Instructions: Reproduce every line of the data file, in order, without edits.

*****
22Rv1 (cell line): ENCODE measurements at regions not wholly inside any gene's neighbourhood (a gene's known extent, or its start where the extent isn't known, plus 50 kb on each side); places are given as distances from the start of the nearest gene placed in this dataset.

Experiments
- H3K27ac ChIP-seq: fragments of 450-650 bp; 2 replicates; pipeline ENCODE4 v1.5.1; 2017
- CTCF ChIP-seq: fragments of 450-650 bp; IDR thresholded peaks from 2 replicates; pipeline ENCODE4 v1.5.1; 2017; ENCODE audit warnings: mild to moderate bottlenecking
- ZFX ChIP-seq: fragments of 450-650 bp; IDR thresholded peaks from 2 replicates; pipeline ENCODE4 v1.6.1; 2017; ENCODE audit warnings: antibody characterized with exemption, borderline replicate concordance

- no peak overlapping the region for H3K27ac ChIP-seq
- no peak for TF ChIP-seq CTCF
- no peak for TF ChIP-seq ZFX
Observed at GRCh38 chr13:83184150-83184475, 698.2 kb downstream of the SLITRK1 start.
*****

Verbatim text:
22Rv1 (cell line): ENCODE measurements at regions not wholly inside any gene's neighbourhood (a gene's known extent, or its start where the extent isn't known, plus 50 kb on each side); places are given as distances from the start of the nearest gene placed in this dataset.

Experiments
- H3K27ac ChIP-seq: fragments of 450-650 bp; 2 replicates; pipeline ENCODE4 v1.5.1; 2017
- CTCF ChIP-seq: fragments of 450-650 bp; IDR thresholded peaks from 2 replicates; pipeline ENCODE4 v1.5.1; 2017; ENCODE audit warnings: mild to moderate bottlenecking
- ZFX ChIP-seq: fragments of 450-650 bp; IDR thresholded peaks from 2 replicates; pipeline ENCODE4 v1.6.1; 2017; ENCODE audit warnings: antibody characterized with exemption, borderline replicate concordance

- no peak overlapping the region for H3K27ac ChIP-seq
- no peak for TF ChIP-seq CTCF
- no peak for TF ChIP-seq ZFX
Observed at GRCh38 chr13:83184150-83184475, 698.2 kb downstream of the SLITRK1 start.